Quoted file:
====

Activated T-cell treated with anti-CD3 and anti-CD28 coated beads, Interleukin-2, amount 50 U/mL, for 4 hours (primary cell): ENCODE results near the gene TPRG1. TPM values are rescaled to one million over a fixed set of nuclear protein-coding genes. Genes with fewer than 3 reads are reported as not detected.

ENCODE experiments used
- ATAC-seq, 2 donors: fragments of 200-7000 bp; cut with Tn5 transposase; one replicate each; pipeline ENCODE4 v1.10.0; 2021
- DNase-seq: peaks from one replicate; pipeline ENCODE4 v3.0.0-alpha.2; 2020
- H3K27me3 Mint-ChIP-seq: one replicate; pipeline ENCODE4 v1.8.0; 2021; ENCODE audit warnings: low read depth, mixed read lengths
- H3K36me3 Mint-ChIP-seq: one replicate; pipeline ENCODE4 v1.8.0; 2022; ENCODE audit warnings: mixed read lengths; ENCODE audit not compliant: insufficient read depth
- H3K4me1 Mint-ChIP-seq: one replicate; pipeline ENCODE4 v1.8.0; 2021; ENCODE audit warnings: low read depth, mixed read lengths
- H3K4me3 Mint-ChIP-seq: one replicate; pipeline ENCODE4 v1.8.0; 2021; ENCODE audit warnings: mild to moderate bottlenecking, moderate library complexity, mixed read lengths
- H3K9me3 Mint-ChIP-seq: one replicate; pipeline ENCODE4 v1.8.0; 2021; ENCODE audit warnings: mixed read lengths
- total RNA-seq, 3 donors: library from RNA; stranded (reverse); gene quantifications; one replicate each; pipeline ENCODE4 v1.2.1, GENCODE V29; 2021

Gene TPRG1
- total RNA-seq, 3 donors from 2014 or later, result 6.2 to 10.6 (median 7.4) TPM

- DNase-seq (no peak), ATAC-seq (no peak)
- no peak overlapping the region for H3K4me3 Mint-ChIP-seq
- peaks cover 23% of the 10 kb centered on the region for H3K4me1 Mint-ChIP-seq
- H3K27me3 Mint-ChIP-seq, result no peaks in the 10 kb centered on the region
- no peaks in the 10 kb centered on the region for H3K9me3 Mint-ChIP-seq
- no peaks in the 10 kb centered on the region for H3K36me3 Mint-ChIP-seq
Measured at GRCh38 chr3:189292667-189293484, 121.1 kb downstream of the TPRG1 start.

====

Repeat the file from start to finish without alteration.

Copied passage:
Activated T-cell treated with anti-CD3 and anti-CD28 coated beads, Interleukin-2, amount 50 U/mL, for 4 hours (primary cell): ENCODE results near the gene TPRG1. TPM values are rescaled to one million over a fixed set of nuclear protein-coding genes. Genes with fewer than 3 reads are reported as not detected.

ENCODE experiments used
- ATAC-seq, 2 donors: fragments of 200-7000 bp; cut with Tn5 transposase; one replicate each; pipeline ENCODE4 v1.10.0; 2021
- DNase-seq: peaks from one replicate; pipeline ENCODE4 v3.0.0-alpha.2; 2020
- H3K27me3 Mint-ChIP-seq: one replicate; pipeline ENCODE4 v1.8.0; 2021; ENCODE audit warnings: low read depth, mixed read lengths
- H3K36me3 Mint-ChIP-seq: one replicate; pipeline ENCODE4 v1.8.0; 2022; ENCODE audit warnings: mixed read lengths; ENCODE audit not compliant: insufficient read depth
- H3K4me1 Mint-ChIP-seq: one replicate; pipeline ENCODE4 v1.8.0; 2021; ENCODE audit warnings: low read depth, mixed read lengths
- H3K4me3 Mint-ChIP-seq: one replicate; pipeline ENCODE4 v1.8.0; 2021; ENCODE audit warnings: mild to moderate bottlenecking, moderate library complexity, mixed read lengths
- H3K9me3 Mint-ChIP-seq: one replicate; pipeline ENCODE4 v1.8.0; 2021; ENCODE audit warnings: mixed read lengths
- total RNA-seq, 3 donors: library from RNA; stranded (reverse); gene quantifications; one replicate each; pipeline ENCODE4 v1.2.1, GENCODE V29; 2021

Gene TPRG1
- total RNA-seq, 3 donors from 2014 or later, result 6.2 to 10.6 (median 7.4) TPM

- DNase-seq (no peak), ATAC-seq (no peak)
- no peak overlapping the region for H3K4me3 Mint-ChIP-seq
- peaks cover 23% of the 10 kb centered on the region for H3K4me1 Mint-ChIP-seq
- H3K27me3 Mint-ChIP-seq, result no peaks in the 10 kb centered on the region
- no peaks in the 10 kb centered on the region for H3K9me3 Mint-ChIP-seq
- no peaks in the 10 kb centered on the region for H3K36me3 Mint-ChIP-seq
Measured at GRCh38 chr3:189292667-189293484, 121.1 kb downstream of the TPRG1 start.